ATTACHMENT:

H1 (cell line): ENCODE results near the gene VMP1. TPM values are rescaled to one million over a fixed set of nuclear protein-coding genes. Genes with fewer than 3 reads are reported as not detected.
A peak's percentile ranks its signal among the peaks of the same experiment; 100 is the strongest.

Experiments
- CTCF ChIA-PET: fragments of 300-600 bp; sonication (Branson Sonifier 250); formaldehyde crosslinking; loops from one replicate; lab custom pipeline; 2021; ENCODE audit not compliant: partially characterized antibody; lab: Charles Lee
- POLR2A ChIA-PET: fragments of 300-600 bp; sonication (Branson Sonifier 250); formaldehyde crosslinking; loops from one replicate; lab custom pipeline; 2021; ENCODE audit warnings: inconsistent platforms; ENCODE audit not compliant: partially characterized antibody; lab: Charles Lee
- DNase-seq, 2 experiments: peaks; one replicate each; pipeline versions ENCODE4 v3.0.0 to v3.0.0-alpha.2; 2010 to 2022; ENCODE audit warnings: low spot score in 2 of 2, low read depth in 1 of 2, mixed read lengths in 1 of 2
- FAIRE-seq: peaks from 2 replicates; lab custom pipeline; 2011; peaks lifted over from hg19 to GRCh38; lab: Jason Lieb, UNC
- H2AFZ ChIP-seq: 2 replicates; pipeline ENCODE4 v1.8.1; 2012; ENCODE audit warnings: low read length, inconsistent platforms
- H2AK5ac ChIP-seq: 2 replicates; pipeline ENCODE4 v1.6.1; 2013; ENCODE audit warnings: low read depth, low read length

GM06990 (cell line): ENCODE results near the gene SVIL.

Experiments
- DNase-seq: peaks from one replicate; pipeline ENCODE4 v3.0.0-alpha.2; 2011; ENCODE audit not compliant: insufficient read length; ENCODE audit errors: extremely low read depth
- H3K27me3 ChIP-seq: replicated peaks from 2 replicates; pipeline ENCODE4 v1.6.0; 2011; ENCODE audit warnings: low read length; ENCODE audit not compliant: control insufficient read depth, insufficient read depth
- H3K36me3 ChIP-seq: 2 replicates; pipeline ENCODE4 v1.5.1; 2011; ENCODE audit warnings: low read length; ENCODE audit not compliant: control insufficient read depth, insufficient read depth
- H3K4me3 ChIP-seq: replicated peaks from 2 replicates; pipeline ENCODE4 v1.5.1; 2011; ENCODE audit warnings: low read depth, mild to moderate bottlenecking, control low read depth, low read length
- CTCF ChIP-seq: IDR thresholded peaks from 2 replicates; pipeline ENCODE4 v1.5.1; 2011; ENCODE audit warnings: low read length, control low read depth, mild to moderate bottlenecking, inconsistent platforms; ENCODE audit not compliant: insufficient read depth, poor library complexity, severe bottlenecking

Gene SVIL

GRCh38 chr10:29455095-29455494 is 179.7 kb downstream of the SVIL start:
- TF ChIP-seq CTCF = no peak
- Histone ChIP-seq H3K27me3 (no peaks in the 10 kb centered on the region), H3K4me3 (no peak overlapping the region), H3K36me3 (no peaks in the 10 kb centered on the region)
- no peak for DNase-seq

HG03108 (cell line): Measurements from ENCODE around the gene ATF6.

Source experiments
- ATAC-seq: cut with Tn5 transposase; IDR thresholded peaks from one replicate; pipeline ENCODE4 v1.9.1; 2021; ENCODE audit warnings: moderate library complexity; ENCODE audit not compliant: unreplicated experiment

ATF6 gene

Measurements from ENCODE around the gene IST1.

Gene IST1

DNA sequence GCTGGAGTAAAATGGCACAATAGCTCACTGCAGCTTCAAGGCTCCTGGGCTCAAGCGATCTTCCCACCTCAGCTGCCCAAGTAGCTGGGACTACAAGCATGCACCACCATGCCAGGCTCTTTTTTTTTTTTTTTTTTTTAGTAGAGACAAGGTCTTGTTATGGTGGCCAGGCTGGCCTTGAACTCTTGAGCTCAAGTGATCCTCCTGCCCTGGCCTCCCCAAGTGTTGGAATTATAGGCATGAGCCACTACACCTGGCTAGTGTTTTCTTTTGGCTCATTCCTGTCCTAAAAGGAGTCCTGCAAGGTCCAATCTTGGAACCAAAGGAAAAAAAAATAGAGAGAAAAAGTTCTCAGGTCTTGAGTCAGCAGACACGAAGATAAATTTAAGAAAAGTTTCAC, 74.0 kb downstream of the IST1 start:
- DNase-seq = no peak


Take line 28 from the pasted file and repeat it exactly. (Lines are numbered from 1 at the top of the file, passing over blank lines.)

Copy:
DNA sequence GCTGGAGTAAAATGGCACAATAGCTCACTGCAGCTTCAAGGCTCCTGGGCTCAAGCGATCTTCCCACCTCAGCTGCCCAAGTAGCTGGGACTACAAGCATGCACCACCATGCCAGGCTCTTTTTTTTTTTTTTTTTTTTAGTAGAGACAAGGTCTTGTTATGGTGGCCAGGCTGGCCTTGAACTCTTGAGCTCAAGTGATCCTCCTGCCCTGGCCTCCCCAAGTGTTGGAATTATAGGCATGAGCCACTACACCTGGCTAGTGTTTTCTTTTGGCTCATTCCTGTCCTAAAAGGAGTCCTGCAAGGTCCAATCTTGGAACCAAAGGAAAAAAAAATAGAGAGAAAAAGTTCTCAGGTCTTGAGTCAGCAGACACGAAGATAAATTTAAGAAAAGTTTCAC, 74.0 kb downstream of the IST1 start: